....SO, YOU WANT TO VACATION IN CUBA?

Discussion in 'The Beau Coupe Dien Cai Dau Hootch' started by rooter, Jul 16, 2017.

  1. rooter

    rooter *VMBB Senior Chief Of Staff* Supporting Member

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    Those of you who have been talking of going to Cuba may find this interesting. A 77 yr old guy goes to Europe, Canada, Mexico and now Cuba for bicycle road trips. I thought you might enjoy reading this gentleman’s report of his bicycle trip to Cuba:


    On February 1st I flew to Atlanta, met some friends and we flew to Cancun, Mexico. We spent 4 days there, mostly touring the Mayan ruins of Tulum and Chichen Itza and getting ready for the next part of the adventure. Seven more people flew in and we all boarded a Mexican airline, Interjet, and flew to Havana for a week of bicycle riding in Cuba.

    Cuba, where nothing works. Including the people. Unemployment is 48% and of those who do work, 8 out of every 10 work for the government. Before heading to the western part of the island, we spent a night in Havana at the Riviera Classic, the finest hotel at the time. 20 stories with 3 elevators, but only one worked. Contrary to what I found in the rest of the country, my shower only had hot water. Turn the knobs all you want, but you only got hot, scalding water.


    The stories about the old cars is quite true, but many of those cars are used to take tourists on tours of the city. $30.00 gets you 2 hours in 1952 Cadillac convertible and you can pile in as many people in as you want. Old Chevys seem to be the most popular and a few are quite nicely restored. They all fell in the 1941 to 1957 range. I saw nothing newer than a 57. By restored, I mean they look good on the outside, but as our Cuban tour guide said, there would not be a V8 under the hood. The original had failed decades ago and with no parts to fix it, other means had to be found. Generally that involved putting a 4 cylinder Russian made diesel in and making the necessary changes to get it to fit and mate up with an unknown transmission.

    Outside Havana, the country is still in the 19th century. Many people walk, but equally as many use horses, both to ride and pull carts. I saw wagons pulled by oxen on the highway. We traveled by motor coach, stayed in crude motels, and ate in restaurants; all owned by the government. Staying clean was a challenge. In the public restrooms, washing your hands was interesting. You need three things to wash your hands; water, soap, towel to dry. Well, the towel was your shirt or pants, because there never were any towels. In 1/3 of the toilets there was no water and in one case, there was a lady standing beside the sink with a bottle of water to pour over your hands. In an equal number of places, there was no soap.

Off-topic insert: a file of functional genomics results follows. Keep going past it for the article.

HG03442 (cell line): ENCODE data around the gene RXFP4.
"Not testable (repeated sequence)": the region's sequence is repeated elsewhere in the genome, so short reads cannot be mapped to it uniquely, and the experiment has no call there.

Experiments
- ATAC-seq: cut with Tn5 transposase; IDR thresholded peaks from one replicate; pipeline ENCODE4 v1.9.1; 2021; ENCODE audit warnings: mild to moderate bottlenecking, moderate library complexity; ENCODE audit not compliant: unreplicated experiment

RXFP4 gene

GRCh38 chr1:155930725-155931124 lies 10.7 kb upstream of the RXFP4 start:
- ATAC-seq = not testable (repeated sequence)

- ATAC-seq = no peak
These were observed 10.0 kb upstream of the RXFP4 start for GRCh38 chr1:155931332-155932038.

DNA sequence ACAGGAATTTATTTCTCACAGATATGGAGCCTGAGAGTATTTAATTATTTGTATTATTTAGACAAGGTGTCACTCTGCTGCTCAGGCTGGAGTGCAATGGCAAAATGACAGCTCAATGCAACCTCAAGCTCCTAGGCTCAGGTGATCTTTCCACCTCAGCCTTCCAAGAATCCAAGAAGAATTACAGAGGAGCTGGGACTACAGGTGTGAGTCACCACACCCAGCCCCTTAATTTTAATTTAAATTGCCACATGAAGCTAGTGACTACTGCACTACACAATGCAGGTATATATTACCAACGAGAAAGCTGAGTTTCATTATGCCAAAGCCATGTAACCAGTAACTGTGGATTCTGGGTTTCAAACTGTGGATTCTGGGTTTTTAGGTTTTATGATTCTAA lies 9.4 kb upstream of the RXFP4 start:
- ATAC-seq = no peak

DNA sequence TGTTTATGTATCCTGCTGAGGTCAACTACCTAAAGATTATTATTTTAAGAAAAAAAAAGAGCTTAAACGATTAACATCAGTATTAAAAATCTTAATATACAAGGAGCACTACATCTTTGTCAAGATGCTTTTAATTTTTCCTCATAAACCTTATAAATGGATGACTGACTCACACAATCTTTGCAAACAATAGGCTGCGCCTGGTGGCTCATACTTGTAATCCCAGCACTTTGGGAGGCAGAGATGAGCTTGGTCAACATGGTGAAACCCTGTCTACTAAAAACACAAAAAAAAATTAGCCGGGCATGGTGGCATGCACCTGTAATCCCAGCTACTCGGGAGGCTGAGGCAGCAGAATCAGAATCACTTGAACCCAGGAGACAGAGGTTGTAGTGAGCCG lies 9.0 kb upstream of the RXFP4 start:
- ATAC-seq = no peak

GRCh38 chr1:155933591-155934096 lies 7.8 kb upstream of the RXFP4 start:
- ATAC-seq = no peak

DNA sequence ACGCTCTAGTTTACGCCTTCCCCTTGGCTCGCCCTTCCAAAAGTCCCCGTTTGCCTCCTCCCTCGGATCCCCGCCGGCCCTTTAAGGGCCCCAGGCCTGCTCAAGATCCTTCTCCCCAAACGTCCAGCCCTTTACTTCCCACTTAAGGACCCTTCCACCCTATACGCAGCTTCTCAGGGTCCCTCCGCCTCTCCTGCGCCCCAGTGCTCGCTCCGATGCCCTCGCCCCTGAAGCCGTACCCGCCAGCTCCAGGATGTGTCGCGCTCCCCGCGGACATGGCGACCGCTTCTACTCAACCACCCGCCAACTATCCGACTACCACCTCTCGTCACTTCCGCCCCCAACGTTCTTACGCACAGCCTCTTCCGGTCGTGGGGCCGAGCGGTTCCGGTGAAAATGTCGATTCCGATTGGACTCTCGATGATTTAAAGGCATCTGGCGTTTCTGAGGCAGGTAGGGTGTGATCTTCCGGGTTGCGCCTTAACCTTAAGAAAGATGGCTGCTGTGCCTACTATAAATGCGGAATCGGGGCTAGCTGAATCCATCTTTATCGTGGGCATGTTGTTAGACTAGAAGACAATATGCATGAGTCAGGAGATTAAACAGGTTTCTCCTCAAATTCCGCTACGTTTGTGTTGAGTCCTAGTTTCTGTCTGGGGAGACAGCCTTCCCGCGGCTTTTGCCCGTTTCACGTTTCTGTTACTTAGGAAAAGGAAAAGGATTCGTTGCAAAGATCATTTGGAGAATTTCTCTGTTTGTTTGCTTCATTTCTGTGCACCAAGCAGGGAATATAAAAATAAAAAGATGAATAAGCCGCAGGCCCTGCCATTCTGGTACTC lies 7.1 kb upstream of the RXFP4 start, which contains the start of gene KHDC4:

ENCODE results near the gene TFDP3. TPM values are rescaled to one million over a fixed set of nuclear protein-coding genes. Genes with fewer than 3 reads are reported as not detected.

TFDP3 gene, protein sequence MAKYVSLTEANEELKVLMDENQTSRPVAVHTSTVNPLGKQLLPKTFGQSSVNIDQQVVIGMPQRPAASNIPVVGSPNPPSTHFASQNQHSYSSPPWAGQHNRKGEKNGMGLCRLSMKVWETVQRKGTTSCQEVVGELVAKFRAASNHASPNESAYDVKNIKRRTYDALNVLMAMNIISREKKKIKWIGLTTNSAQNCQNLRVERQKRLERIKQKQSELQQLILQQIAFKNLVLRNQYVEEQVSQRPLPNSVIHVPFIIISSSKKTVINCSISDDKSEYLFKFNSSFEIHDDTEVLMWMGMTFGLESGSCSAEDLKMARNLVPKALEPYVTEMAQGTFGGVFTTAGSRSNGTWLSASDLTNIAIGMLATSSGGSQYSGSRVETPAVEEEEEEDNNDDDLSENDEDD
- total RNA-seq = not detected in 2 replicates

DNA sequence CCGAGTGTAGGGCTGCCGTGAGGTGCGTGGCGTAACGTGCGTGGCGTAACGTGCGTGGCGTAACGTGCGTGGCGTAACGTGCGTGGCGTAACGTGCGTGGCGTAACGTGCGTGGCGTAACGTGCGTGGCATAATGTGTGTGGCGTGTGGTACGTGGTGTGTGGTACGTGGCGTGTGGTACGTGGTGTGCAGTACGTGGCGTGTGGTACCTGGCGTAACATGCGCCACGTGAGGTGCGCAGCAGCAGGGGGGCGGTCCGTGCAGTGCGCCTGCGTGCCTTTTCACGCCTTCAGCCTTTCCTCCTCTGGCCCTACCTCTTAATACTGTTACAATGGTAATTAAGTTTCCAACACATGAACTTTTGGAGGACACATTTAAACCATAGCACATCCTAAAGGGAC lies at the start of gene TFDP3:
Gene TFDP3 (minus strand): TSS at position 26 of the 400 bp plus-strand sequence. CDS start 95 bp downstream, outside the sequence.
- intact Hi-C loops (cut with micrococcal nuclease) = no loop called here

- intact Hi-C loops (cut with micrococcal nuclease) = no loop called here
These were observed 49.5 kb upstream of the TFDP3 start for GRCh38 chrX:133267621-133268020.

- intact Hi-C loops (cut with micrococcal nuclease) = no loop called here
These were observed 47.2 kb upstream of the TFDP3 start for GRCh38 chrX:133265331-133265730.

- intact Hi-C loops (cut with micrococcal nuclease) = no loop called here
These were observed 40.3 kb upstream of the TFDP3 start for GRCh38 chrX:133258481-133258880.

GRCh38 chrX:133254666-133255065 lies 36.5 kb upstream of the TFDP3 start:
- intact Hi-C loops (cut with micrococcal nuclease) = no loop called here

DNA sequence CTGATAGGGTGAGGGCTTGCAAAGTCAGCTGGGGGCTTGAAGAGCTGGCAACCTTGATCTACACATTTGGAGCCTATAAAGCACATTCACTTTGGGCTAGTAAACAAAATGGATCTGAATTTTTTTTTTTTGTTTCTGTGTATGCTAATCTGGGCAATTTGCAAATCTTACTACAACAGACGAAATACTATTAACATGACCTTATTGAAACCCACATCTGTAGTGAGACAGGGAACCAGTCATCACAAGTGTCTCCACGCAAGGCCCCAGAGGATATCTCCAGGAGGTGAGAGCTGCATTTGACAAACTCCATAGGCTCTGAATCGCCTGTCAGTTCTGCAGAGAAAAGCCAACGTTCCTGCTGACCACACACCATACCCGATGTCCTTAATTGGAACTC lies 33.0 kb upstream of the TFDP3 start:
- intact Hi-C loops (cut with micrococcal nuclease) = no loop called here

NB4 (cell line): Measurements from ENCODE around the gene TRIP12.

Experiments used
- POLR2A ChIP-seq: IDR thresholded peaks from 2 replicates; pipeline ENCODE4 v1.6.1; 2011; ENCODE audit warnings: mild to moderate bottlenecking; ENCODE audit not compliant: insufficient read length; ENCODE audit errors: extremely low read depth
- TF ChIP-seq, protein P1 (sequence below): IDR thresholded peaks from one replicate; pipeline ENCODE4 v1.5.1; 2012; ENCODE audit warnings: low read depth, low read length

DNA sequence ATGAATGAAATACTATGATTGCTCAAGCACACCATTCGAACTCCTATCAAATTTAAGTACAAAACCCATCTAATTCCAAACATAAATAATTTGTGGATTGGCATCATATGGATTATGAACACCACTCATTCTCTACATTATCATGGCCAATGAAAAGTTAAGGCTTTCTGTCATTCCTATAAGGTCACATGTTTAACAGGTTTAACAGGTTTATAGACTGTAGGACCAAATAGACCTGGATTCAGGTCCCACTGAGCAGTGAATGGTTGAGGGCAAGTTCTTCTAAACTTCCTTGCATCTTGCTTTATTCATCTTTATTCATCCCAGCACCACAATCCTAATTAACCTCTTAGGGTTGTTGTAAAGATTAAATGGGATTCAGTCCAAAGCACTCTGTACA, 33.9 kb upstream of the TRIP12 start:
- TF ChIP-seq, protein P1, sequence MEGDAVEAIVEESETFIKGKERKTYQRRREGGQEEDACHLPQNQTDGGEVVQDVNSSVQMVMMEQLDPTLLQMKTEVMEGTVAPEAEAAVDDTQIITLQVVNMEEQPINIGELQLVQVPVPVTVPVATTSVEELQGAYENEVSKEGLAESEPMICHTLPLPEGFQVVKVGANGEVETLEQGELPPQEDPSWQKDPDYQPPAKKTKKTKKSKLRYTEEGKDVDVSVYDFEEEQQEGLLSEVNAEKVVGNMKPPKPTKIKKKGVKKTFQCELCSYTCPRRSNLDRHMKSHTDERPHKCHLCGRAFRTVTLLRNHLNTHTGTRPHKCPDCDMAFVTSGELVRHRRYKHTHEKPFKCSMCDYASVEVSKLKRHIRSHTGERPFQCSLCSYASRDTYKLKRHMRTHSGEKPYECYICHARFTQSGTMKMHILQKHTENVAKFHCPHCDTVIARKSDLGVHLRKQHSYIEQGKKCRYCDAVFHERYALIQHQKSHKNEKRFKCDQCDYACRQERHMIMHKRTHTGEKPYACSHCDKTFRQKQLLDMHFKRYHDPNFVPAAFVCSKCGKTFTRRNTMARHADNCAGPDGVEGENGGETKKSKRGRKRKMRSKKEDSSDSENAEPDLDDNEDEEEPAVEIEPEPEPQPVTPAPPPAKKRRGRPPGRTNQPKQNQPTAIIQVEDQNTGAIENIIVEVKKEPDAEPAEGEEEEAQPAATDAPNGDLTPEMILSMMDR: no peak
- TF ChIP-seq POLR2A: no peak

If you thought not having soap and water in the rest room was a problem, imagine not having a toilet SEAT. Yep, no toilet seat and it wasn’t just confined to public facilities. One of the rooms we stayed in had no toilet seat, which was matched by the fact there was not toilet paper. In its place, somebody had carefully torn individual sheets of toilet paper from a roll and placed them on the back of the toilet.

    Free health care and education is one of the things Castro brought with his revolution. The health care is generally limited to the bigger cities. Our guide told us that a taxi driver in Havana earned more in tips each day than a medical doctor earned in salary in one month. Oh, and the doctor can be arrested and jailed if he attempts to treat people on the side for extra money. Education is free, but the reality is that most people cannot afford to stay in school. Our tour guide was the exception. He completed college and got a Master’s degree in computer technology, but can’t find a job in that field, so he conducts tours.

    We visited a tobacco farm, where we had the opportunity to purchase genuine Cuban cigars for $3.25. The farm had been in this man’s family for 3 generations, but only recently had actual title been put back in his name. The government claimed it after the revolution. After harvest, the government takes 90% of the tobacco, leaving the farmer with just 10% for his “own personal use”. He chose to demonstrate how to hand roll a cigar, then sell it to tourists. I asked our guide if all farmers lost 90% of their crop to the government. His reply, “Oh no, vegetable farmers only give up 60% of their crop”.

    The roads looked like they had been carpet bombed with huge potholes everywhere. Add that to the very steep hills we encountered and it made for slow biking. While I am no speed demon, one day I averaged just 4.5 MPH as I attempted to find bits of pavement between the holes in the road. In many cases, there was no road, just dirt and when the trucks went past, we were engulfed in a storm of dust and exhaust fumes. A few of the trucks were left over Russian military vehicles. Personal transportation in the rural area was provided by stake-bodied trucks. People would stand by the side of the road and climb aboard when such a truck came by. The fare was around 8 cents and you stood packed in the bed of the truck with several dozen other people.

    Those on welfare receive $25 a month, plus a ration of beans, rice, and cooking oil. The money came from the Cuban government, but the Russians provided the food. Each month a supply cargo ship docks with beans, rice, and cooking oil sent by the Russians. Speaking of them, the Cuban version of the Missile Crisis is quite different from what we heard in the US.